This system is for everyone, whether you’re 20 years old and the only reason you see doctors is when you’re falling off your snowboard, or whether seeing a roster of medical and alternative professionals is a regular part of your routine. I’m all for taking care of your health. My question is do you know your health history?
I don’t know about you, but I suffer from denial whenever I get sick. My first reaction, ALWAYS, is to deny or minimize the problem. Oh, this toothache? It’s not bad. I’ll take a few more Advil. I haven’t got time to be sick.
Literally. Every. Time. I did this even when I worked in an office where drop in clinics were five minutes away.
What’s the problem?
The problem is that when I treat every instance as a one-off, I don’t see patterns.
And when the majority of your medical visits are at drop in clinics, the doctor on call is unlikely to see patterns either. His job is to get you assessed and out of his office, prescription or referral in hand. I used to dread the annual physical. Not anymore. In today’s overloaded medical system, a general practitioner (GP) has a roster of about 10 patients/hour, which means she’s got six minutes to take care of your needs. That means the responsibility for knowing and monitoring a baseline of my physical health is up to me. Do I get colds every year at the same time? Am I prone to certain kinds of infections? How are my teeth? How often do I get headaches?
A true story
I have psoriatic arthritis, which is a lot less common than rheumatoid arthritis. Getting a correct diagnosis and treatment was a long journey of visiting doctors and insisting that something was wrong even if their usual tests didn’t show signs of arthritis. In the end, it took 4.5 YEARS of perseverance to get an appointment with a rheumatologist, and when I met her, I wasn’t helpful because I’d forgotten that I’d once had psoriasis.
The problem with the shoebox
I used to file all my healthcare claims by year. I’d throw out any paperwork related to prescriptions once they were done, and I had everything – medical, dental, and vision – all together in one place. It was less a system than a shoebox, and here’s what it didn’t tell me: my medical history.
Yeah. One of the things about adulting is having to monitor my own medical history. It’s the last word in not fun, but who else besides me knows who I see and why I see them? I have great longevity prospects, thanks to genetics, but how healthy will I be in old age? That part is really up to me.
How to organize your health history
It’s very simple: one binder with five sections, and file everything:
- Healthcare information – everything you need to make a claim. Include usernames and passwords. Everything. The last thing you want is to spend more time than you have to filing healthcare claims.
- Healthcare claims – every claim you’ve made, including the Explanation of Benefits (EOB)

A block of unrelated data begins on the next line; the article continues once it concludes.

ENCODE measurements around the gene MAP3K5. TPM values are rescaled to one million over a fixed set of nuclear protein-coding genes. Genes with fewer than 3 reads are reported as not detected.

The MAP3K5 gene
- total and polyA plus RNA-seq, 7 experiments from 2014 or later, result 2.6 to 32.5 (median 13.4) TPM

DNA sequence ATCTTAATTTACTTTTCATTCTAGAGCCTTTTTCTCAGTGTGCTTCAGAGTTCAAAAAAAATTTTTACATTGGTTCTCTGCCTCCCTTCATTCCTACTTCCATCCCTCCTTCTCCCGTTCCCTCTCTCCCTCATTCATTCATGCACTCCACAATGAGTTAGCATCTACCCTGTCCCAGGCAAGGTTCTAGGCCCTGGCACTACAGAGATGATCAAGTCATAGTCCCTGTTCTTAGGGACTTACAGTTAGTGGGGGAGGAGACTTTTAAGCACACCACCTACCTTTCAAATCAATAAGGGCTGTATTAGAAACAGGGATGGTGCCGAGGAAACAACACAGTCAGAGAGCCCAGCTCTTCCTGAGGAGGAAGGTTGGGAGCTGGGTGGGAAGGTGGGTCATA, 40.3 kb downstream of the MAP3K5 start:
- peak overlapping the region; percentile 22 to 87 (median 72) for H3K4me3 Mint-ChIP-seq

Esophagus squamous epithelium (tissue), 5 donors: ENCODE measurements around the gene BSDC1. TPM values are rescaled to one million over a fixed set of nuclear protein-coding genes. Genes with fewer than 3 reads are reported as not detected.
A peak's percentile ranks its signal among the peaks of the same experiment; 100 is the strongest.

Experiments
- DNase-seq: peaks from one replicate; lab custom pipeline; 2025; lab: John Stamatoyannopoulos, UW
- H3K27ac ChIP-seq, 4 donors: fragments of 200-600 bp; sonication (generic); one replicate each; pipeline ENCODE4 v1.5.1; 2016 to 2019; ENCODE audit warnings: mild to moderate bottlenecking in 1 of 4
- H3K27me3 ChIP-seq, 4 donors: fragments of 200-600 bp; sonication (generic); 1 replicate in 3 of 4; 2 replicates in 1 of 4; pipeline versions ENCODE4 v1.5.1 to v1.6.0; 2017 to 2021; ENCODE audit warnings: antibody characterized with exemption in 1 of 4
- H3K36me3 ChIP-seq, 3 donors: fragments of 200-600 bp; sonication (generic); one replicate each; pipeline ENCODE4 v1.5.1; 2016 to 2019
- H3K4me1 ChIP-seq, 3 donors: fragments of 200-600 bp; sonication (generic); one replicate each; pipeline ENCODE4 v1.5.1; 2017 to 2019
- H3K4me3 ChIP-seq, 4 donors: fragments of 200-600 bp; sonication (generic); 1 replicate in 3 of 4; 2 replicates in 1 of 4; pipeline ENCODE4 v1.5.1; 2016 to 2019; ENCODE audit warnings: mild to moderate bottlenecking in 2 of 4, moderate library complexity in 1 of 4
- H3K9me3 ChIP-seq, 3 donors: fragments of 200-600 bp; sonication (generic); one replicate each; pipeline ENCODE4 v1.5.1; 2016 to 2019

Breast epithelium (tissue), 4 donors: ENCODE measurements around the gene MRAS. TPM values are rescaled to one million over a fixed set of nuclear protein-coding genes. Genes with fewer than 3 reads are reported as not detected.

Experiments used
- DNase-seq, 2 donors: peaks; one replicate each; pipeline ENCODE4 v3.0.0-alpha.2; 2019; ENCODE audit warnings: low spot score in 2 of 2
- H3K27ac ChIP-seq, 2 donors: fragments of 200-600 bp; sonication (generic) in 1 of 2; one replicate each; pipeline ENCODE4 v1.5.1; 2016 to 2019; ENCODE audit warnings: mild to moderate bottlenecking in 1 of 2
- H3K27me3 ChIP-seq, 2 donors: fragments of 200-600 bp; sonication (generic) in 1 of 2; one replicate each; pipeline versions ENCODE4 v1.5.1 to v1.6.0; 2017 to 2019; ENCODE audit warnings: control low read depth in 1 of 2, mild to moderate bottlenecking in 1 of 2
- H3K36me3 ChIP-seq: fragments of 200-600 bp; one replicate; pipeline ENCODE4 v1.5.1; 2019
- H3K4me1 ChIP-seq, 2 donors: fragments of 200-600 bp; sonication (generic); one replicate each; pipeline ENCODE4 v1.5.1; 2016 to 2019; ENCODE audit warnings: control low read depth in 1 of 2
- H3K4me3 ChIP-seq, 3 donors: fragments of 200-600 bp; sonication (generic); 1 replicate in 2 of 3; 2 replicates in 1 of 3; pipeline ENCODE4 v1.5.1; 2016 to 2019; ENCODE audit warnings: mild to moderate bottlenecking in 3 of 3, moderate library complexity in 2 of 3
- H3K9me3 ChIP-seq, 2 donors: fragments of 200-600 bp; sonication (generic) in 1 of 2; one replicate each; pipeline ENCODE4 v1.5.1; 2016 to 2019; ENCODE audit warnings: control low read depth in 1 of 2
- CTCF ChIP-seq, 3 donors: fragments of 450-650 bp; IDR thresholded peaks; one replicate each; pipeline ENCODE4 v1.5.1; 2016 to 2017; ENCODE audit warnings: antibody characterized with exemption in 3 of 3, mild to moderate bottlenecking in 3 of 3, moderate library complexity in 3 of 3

- Medical – every piece of medical information, in chronological order, e.g., notes after visits to doctors and therapists, drug information inserts, copies of requisition forms, and include visits to alternative health providers: chiropractic, massage therapy, acupuncture, naturopathy. And BTW, mental health is also health, so visits to counsellors, notes from visits, and a copy of any prescriptions can be filed here, too.
- Dental – same as #3 except for dental.
- Vision – same as #3 except for vision
Where is this useful?
Are you planning to see a new doctor, dentist, naturopath, massage or physiotherapist? You’ll need to fill out a form. I’ve even seen long medical forms for pilates studios. It will be hugely helpful for you to bring your new binder of information to refer to. I recently visited the College of Dentistry at the University of Saskatchewan to consider a new implant. The form was breathtakingly long, and asked questions like When was the last course of antibiotics you were prescribed? Have you ever had oral surgery? Which tooth?
Where to start?
The best time to start anything is yesterday.
The next best time is today.
Lots of people are motivated to “go back to square one” and turn a simple binder into a major project. I’m not suggesting this at all. I’m suggesting that starting today and going forward is a good place to start. If it helps, I’ll share the concept of the Cutover Date. Since 2019 is nearly upon us, a natural Cutover Date is January, 2019. When you’re thinking where are my receipts?, you can remember that as of January, 2019, all my healthcare information is going in the binder.
In the past while, I’ve been helping a family organize their Coordination of Benefits (COB) claims. I swear, insurance companies deliberately make it hard to get the most out of benefits. In a future post, I’ll share how to organize COB claims, but in the meantime – get your receipts in for 2018!